Pirate Party targeted in push to close Pirate Bay

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Pirate Party targeted in push to close Pirate Bay

Lawyers representing Swedish copyright holders have threatened legal action against the Pirate Party in a fresh attempt to shutter filesharing site The Pirate Bay.


On Tuesday, the Rights Alliance (Rättighetsalliansen), formerly known as the Anti-Pirate Bureau (Antipiratbyrån), sent a letter to the Pirate Party as well as Swedish internet service provider (ISP) Serious Tubes Networks demanding they stop providing internet access to The Pirate Bay.

"If they don't stop, we will have to go to court," Sara Lindbäck of the Rights Alliance told the TT news agency.

The Pirate Party, founded in Sweden in 2006 and advocating for an overhaul of copyright laws, has been serving as a host for The Pirate Bay since 2010 after the filesharing site's previous hosts were served injunctions from several Hollywood movie studies.

In the letter, the Rights Alliance cites a February 2012 decision by Sweden's Supreme Court (Högsta domstolen) not to hear an appeal of the Pirate Bay trial, in which the four men behind the site were found guilty of being accessories to copyright infringement.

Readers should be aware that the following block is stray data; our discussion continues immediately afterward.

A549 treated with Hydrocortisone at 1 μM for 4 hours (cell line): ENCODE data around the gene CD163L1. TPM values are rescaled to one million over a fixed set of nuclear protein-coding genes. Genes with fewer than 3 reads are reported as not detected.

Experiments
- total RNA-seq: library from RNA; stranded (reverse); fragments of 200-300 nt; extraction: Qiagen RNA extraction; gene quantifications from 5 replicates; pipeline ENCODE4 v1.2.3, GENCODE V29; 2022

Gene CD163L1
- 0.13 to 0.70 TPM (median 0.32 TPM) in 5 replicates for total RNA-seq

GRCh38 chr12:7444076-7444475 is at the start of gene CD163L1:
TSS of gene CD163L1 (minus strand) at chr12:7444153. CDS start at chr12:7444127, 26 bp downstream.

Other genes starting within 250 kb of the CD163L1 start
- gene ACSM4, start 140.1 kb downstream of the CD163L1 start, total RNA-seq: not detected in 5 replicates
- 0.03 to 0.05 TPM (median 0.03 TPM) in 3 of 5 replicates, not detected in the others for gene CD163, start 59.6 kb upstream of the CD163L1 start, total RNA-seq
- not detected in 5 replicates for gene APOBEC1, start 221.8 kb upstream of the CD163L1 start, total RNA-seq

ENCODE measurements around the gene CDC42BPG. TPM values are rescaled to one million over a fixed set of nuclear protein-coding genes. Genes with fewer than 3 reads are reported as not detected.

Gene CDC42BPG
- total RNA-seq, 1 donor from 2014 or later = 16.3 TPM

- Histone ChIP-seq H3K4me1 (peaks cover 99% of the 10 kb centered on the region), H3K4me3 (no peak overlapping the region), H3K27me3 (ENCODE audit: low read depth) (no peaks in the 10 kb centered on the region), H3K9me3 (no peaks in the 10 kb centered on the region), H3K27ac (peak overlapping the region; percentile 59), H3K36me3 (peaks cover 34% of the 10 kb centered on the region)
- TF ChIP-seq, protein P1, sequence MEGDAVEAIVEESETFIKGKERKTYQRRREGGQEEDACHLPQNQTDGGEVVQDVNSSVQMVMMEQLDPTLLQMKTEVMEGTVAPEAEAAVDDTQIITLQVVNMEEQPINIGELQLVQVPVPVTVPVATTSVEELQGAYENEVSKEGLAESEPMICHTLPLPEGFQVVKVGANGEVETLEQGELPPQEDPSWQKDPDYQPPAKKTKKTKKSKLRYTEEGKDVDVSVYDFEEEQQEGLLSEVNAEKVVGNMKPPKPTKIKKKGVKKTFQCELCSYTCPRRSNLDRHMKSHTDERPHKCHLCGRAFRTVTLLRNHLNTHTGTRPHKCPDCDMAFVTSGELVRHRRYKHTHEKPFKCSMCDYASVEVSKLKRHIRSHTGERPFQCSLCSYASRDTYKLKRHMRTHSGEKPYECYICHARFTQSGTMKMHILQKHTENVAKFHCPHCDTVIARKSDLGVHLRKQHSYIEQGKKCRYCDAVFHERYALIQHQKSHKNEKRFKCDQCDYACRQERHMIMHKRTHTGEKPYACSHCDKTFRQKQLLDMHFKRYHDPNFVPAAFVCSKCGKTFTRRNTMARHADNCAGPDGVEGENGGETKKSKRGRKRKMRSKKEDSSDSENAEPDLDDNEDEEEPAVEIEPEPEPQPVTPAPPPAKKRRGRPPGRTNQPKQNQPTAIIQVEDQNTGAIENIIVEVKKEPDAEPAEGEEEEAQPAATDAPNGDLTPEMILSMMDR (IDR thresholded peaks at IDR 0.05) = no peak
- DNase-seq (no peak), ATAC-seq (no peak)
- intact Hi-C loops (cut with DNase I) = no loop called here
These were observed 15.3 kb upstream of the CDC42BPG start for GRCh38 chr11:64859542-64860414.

According to the Rights Alliance, the ruling means that hosting The Pirate Bay constitutes a "criminal act".

However, Pirate Party head Anna Troberg rejected claims that the Swedish political party was breaking the law.

“The Pirate Party’s activity is legal and lawful activities should not be subjected to threats of this type. It is not illegal to provide the Pirate Bay with internet access,” she said in a statement.

The Pirate Party and Serious Tubes have until February 26th to respond to the demand, with the Rights Alliance promising to file lawsuit if the groups don't promise to cut off The Pirate Bay's internet access.

The Local/dl

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